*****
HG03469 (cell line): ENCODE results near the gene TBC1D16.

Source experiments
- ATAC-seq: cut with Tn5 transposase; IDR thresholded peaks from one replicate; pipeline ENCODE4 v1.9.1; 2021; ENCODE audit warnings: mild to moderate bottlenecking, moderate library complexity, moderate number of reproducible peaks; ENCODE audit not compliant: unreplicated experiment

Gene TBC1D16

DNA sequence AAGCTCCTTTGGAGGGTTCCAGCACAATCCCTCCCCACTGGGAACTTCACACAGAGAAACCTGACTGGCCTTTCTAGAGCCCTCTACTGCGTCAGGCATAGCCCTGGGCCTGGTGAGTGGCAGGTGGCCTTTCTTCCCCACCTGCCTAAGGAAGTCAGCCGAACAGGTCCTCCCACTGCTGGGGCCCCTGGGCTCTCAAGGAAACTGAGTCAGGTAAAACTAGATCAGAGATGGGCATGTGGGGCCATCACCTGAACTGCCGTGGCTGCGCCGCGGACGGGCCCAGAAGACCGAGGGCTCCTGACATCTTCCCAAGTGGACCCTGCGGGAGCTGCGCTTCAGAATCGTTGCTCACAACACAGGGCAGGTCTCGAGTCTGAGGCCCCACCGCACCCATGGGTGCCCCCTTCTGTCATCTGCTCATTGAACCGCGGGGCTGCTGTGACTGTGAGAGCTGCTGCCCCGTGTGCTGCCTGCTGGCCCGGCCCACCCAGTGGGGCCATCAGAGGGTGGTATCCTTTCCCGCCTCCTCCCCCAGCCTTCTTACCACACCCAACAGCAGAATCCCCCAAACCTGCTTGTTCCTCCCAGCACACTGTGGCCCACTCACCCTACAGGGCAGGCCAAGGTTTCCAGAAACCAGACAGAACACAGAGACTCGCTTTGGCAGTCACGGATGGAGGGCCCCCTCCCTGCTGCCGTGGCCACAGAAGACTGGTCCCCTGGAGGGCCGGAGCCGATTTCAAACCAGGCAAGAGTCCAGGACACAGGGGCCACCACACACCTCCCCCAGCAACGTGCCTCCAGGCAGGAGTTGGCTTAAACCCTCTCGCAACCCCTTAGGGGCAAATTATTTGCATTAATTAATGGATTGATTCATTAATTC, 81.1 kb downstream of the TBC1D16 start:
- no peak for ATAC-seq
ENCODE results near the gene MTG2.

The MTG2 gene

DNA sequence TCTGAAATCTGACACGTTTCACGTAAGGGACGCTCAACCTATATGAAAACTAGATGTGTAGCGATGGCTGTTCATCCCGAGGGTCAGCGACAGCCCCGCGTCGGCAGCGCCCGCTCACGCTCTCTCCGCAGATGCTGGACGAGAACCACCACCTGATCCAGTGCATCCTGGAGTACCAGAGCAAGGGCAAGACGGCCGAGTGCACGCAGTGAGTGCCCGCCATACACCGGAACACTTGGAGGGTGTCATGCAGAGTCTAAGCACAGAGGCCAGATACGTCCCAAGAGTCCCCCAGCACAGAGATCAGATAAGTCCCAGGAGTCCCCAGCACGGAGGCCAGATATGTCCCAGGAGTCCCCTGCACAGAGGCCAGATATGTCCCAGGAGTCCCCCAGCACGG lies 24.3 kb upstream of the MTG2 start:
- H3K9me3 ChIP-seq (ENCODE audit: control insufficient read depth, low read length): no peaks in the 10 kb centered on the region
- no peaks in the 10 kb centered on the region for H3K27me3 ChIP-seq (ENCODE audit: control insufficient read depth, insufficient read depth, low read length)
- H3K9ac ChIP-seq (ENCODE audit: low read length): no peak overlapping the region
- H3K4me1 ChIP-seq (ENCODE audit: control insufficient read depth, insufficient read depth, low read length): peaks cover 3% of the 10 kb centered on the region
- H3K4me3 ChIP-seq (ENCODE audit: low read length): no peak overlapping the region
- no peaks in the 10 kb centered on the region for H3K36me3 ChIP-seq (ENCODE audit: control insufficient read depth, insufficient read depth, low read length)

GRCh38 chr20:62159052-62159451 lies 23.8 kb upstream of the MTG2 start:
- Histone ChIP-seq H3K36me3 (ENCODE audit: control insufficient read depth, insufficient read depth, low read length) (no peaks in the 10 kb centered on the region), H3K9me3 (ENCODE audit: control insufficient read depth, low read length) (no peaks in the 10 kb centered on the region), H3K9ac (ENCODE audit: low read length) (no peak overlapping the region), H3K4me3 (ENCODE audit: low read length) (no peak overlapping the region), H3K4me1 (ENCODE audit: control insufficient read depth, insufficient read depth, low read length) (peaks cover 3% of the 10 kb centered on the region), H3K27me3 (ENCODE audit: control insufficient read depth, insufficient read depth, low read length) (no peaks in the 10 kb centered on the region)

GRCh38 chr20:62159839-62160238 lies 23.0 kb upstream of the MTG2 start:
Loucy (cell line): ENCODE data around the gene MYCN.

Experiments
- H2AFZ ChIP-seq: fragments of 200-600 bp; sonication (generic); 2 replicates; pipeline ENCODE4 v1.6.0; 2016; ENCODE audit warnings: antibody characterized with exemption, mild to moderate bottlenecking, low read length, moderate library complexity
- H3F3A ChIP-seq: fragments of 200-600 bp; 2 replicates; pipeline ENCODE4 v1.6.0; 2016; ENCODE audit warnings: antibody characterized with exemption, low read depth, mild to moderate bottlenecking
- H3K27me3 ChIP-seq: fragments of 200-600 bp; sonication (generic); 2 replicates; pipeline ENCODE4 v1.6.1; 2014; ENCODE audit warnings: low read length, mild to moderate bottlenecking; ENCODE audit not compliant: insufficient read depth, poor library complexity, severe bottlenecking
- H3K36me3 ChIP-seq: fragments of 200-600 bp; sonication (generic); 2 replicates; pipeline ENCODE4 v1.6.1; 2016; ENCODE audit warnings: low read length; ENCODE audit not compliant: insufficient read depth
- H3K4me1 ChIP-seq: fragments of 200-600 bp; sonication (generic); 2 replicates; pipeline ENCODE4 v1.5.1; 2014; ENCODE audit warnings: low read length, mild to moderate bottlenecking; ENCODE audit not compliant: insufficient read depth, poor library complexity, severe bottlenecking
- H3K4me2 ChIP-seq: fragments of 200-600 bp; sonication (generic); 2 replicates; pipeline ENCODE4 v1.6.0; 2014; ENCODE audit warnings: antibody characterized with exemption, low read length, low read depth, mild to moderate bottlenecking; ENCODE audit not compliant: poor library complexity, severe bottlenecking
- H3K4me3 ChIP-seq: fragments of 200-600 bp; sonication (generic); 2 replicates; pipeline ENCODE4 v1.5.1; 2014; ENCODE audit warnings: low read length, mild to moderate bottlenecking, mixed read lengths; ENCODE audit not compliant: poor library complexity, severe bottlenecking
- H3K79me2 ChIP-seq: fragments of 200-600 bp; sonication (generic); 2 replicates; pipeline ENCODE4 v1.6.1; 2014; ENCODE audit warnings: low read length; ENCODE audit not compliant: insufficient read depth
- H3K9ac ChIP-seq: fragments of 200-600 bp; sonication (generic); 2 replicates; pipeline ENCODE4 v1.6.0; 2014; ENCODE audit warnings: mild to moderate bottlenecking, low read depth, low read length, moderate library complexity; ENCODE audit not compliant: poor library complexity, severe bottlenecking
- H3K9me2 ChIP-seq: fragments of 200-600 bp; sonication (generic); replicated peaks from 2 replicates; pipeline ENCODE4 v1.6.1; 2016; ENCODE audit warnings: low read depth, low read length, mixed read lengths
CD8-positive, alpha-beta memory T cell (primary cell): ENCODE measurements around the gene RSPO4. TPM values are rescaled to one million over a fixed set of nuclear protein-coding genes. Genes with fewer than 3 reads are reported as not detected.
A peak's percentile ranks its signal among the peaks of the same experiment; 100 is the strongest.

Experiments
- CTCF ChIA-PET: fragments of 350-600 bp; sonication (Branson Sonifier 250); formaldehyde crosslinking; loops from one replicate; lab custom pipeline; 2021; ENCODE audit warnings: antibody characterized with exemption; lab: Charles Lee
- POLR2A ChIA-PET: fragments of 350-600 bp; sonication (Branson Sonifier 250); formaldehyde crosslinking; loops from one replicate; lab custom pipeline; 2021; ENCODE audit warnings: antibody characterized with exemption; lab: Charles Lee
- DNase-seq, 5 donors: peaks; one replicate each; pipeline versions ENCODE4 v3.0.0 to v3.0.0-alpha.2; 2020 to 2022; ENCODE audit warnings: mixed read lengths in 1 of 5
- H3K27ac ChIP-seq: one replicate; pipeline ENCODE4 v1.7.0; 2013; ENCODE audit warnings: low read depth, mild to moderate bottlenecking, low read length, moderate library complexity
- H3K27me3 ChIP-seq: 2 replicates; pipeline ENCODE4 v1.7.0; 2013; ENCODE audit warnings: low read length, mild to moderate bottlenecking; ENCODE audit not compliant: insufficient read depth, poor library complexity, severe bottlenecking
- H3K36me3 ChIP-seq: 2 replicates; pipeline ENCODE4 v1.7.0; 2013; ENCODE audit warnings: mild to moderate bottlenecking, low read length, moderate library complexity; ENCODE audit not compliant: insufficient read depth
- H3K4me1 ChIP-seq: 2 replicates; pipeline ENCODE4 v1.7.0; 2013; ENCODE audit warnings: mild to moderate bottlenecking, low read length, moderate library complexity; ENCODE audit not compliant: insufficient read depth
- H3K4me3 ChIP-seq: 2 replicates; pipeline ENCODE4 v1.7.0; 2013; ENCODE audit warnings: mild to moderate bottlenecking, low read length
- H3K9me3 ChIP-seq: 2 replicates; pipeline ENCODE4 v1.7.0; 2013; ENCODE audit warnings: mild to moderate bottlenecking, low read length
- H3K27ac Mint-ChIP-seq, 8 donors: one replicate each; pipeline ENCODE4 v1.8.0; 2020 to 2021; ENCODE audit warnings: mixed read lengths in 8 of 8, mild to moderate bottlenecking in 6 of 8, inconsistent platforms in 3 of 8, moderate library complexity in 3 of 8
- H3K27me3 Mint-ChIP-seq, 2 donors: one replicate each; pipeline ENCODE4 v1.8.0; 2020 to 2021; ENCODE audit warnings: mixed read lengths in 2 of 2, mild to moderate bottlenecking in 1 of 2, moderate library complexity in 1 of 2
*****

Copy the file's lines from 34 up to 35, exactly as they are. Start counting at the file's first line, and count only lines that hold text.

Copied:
- CTCF ChIA-PET: fragments of 350-600 bp; sonication (Branson Sonifier 250); formaldehyde crosslinking; loops from one replicate; lab custom pipeline; 2021; ENCODE audit warnings: antibody characterized with exemption; lab: Charles Lee
- POLR2A ChIA-PET: fragments of 350-600 bp; sonication (Branson Sonifier 250); formaldehyde crosslinking; loops from one replicate; lab custom pipeline; 2021; ENCODE audit warnings: antibody characterized with exemption; lab: Charles Lee